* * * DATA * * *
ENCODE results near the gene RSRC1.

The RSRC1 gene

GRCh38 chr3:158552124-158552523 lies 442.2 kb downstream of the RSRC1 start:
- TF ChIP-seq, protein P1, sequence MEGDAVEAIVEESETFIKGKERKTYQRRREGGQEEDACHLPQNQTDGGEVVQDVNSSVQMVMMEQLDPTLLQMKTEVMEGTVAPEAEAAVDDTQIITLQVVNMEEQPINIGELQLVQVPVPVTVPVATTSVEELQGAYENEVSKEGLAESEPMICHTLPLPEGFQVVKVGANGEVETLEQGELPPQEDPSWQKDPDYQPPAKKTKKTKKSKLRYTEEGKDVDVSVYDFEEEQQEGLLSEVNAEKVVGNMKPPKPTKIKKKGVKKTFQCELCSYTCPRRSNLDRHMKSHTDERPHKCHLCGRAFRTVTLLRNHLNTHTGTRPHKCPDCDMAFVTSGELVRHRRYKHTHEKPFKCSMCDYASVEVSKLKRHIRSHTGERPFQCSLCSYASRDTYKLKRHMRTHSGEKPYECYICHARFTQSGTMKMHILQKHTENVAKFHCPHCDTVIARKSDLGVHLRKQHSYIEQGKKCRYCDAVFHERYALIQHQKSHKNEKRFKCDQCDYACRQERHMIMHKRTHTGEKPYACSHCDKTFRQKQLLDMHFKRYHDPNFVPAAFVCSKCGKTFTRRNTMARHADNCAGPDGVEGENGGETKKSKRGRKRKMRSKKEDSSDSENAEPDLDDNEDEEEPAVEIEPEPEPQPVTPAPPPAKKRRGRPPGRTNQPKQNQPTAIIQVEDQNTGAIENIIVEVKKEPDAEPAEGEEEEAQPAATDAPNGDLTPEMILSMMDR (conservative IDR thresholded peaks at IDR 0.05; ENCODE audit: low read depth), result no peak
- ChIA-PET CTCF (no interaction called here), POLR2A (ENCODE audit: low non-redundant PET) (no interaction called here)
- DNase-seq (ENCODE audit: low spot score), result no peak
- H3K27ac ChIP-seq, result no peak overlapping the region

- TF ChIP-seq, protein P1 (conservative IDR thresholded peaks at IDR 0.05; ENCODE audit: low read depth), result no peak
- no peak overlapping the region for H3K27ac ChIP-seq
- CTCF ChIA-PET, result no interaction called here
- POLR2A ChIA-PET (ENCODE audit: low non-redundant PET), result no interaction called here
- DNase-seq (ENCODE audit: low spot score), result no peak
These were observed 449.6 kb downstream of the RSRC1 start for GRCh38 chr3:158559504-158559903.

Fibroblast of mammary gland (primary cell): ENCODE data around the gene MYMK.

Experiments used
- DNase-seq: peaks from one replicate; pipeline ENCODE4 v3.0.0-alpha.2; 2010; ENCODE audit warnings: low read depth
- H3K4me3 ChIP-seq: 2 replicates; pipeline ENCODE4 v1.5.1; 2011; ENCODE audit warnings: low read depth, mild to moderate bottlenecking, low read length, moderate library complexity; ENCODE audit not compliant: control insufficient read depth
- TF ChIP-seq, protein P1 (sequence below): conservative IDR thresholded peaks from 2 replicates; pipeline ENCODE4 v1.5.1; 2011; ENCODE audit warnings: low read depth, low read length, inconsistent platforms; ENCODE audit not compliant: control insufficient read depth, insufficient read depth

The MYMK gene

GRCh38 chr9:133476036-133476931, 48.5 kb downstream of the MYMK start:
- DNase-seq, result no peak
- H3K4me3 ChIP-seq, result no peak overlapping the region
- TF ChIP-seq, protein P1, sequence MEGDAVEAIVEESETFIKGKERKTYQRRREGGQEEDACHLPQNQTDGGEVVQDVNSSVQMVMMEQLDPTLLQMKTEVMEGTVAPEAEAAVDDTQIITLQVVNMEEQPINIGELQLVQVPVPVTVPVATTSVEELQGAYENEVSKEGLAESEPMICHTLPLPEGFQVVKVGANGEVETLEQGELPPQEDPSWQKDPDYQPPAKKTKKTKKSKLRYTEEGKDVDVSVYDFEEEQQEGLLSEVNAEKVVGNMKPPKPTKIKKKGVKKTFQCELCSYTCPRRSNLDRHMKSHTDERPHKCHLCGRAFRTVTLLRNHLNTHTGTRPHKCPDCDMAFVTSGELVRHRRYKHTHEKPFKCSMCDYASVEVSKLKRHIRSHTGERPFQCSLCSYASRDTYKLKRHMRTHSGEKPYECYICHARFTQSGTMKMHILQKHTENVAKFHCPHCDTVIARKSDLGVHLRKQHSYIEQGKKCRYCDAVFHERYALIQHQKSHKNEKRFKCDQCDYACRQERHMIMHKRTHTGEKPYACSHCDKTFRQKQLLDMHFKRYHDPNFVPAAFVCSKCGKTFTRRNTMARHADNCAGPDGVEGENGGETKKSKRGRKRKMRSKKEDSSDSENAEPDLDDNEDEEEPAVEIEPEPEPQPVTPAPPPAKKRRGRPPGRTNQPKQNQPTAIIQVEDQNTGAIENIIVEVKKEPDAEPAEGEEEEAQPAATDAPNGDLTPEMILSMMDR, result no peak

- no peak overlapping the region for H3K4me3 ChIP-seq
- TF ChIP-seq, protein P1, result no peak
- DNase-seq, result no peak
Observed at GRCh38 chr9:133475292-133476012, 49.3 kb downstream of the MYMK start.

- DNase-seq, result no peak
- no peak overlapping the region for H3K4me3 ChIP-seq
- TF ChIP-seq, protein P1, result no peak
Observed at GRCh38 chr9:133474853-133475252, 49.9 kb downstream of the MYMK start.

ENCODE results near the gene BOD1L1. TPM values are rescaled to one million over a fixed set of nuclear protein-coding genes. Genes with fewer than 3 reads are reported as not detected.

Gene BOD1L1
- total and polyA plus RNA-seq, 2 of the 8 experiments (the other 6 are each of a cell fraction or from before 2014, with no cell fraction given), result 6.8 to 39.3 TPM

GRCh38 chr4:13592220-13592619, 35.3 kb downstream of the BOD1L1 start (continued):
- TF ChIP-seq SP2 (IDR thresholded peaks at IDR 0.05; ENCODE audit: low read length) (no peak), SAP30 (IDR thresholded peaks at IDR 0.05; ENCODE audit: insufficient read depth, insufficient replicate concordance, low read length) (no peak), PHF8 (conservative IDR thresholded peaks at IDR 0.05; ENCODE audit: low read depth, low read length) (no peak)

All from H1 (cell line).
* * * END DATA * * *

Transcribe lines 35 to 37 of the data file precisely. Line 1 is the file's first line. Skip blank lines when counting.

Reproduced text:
GRCh38 chr4:13592220-13592619, 35.3 kb downstream of the BOD1L1 start (continued):
- TF ChIP-seq SP2 (IDR thresholded peaks at IDR 0.05; ENCODE audit: low read length) (no peak), SAP30 (IDR thresholded peaks at IDR 0.05; ENCODE audit: insufficient read depth, insufficient replicate concordance, low read length) (no peak), PHF8 (conservative IDR thresholded peaks at IDR 0.05; ENCODE audit: low read depth, low read length) (no peak)

All from H1 (cell line).